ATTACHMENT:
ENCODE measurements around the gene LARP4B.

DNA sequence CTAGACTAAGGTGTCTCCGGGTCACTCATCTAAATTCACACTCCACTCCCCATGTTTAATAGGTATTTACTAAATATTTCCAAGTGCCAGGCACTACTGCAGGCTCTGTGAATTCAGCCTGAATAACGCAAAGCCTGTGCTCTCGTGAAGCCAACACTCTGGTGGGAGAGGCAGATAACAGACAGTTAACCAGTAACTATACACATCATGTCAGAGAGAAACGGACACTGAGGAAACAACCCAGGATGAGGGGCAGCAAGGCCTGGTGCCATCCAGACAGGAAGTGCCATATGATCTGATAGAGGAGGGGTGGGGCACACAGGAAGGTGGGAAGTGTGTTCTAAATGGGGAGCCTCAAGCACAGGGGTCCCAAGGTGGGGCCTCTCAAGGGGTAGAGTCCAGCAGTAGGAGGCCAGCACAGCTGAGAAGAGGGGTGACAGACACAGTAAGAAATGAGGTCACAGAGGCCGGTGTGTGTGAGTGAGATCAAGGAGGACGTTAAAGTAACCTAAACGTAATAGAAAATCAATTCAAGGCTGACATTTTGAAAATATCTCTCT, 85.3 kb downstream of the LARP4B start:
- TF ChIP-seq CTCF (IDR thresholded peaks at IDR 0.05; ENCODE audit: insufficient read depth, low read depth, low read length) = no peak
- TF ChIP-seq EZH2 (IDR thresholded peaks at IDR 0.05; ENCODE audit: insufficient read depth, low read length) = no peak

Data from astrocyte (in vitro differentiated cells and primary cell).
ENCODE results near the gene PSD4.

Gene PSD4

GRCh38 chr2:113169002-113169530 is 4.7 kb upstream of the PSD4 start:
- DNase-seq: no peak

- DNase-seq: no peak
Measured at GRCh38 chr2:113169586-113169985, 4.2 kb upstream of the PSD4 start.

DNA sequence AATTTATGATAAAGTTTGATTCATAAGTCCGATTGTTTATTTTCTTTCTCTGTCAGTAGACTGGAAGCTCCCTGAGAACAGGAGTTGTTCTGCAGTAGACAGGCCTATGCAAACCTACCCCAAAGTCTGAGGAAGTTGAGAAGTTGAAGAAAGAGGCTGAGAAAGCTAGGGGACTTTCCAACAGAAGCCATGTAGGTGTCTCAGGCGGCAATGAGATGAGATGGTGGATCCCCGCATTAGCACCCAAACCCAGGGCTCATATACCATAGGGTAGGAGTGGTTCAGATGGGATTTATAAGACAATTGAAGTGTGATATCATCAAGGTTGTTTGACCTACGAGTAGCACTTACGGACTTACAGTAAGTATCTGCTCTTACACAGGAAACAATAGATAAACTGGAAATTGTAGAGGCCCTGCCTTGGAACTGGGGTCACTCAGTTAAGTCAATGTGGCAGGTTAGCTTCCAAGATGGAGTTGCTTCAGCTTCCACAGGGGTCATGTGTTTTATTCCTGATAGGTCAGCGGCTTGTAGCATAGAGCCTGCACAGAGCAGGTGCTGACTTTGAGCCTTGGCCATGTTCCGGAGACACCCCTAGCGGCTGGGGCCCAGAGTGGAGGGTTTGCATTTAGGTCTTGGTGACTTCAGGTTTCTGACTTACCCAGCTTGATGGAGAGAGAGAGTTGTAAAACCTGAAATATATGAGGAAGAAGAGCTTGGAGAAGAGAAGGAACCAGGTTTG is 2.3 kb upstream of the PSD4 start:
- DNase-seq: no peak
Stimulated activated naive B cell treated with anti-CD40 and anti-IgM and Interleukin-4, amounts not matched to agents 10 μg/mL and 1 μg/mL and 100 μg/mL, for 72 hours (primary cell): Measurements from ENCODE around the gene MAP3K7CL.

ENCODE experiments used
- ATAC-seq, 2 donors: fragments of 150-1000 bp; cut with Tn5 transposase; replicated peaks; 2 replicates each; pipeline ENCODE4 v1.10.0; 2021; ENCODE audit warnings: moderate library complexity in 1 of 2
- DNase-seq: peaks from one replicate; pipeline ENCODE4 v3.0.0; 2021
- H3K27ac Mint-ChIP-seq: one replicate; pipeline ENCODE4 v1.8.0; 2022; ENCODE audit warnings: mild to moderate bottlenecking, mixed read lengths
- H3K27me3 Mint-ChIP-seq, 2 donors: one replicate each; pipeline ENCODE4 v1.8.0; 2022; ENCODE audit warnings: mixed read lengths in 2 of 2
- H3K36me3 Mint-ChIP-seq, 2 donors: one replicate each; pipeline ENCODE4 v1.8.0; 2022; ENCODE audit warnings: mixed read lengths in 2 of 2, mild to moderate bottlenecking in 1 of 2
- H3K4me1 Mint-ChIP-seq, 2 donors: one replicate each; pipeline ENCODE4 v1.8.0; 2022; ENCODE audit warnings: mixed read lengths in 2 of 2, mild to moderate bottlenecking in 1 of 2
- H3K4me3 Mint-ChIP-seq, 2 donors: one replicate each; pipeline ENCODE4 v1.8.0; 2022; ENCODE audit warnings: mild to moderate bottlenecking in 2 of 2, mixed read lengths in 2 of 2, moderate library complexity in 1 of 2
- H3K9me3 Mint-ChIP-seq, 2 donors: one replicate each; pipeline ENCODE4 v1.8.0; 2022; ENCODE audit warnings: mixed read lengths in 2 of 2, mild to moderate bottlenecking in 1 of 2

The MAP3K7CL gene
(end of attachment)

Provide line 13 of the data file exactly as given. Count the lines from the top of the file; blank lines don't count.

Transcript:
- DNase-seq: no peak